Imagine you had been lobbying for something for six years and the moment had finally come – the big announcement that your hard work had paid off and it was happening. Imagine you’re all set to be there and then your flight is cancelled, you’re re-routed to another city, have to hire a car and drive for two hours knowing that the moment will have passed, you’re missing it. Disappointed? This is exactly the circumstance Lydia Lassila, aerial skier and Olympic gold medallist, was going through when I spoke to her. Lucky she is a master at overcoming disappointment and rising above barriers.
The announcement in question was the NSW government promising to build a water ramp in Lennox Heads specifically for aerial skiers to train. Lydia says this will enable aerial skiers to rise to the next level making them even more competitive on the international stage. It will potentially help her achieve a ticket to her fifth Olympics and it’s just one example of the ways in which Lydia seeks to leave a legacy for those who follow.
Lydia Lassila is the author of The Will to Fly, an autobiography which chronicles her journey from gymnast to world champion and gold medal winning aerial skier. The book is now a movie which screened at the Gold Coast Arts Centre on Saturday 18th June with a Q & A session with Lydia after. I got the jump on everyone and chatted to her about the change in direction, the book and movie, her current dreams and aspirations and what it takes to be an Olympic champion.
What was the injury that caused the change from gymnast to aerial skier?
I had ankle and wrist injuries. The wrist was so bad that I could hardly open a door knob. Any time off is really crucial in gymnastics and it was coming up to the 1998 Commonwealth Games, I was losing out of time and it was even going to be a long shot for Sydney. At that point it was the hardest decision of my life!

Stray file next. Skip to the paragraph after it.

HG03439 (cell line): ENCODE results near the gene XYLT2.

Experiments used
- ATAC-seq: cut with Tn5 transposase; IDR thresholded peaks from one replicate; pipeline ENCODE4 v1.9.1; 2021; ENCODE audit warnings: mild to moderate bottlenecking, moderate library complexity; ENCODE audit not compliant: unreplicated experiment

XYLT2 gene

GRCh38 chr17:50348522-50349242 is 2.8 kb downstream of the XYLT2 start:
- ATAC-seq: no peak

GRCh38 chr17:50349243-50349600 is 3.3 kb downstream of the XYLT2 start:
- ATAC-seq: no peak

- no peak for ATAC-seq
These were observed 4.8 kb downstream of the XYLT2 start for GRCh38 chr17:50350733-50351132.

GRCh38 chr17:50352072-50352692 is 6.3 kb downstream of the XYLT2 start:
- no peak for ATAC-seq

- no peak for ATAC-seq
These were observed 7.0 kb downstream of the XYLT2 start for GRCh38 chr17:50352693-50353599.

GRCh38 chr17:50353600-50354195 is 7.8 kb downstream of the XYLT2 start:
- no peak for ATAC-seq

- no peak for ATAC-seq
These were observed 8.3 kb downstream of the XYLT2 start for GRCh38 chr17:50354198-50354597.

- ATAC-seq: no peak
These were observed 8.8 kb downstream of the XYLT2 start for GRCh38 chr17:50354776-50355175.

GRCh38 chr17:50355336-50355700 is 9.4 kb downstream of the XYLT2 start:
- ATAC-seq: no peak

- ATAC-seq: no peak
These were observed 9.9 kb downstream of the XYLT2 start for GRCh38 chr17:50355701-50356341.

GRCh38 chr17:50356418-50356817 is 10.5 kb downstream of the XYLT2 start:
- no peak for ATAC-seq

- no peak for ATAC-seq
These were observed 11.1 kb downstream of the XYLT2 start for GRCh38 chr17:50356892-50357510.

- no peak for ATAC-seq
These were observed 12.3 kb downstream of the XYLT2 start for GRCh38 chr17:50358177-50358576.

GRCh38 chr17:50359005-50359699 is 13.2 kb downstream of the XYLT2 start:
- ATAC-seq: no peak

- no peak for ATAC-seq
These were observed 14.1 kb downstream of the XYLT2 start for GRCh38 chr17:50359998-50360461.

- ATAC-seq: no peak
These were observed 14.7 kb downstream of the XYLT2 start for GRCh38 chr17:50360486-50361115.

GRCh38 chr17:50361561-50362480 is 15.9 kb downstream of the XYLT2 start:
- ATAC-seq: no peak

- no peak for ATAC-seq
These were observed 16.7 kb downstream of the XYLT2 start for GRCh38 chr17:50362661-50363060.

How did you pull yourself up from that disappointment, the loss of your lifelong dream?
It was brutal, really depressing. I was also heading into my VCE (Victorian High School Certificate), which was a pretty important time in my teenage years. I had that feeling that gymnastics wasn’t going to work out but maybe another sport would. I thought about water sports like surfing, iron woman or triathlon because I enjoyed those and I grew up on the surf coast of Victoria, it seemed like a good fit. Then the skiing opportunity came up.
Would you consider another sport shift?
(laughing) I’m too old for that!! I’m really getting into my surfing again now but more for recreation.
When and why did you write the book?
I wrote a book after the 2010 (Vancouver) Olympics, I just added crucial moments in between then and Sochi (2014) and repackaged it as ‘The Will to Fly.’ I actually wrote it for me, it was almost cleansing to go through all those events that led to now. I really enjoyed the process.
I think people expect it to be a ski movie/sport doco or to be really dry. It’s more than that. It really covers a range of issues from gender equality in sport to the power of your own will and tenacity.
The Will To Fly book is currently available for purchase. Click here for more information about the documentary.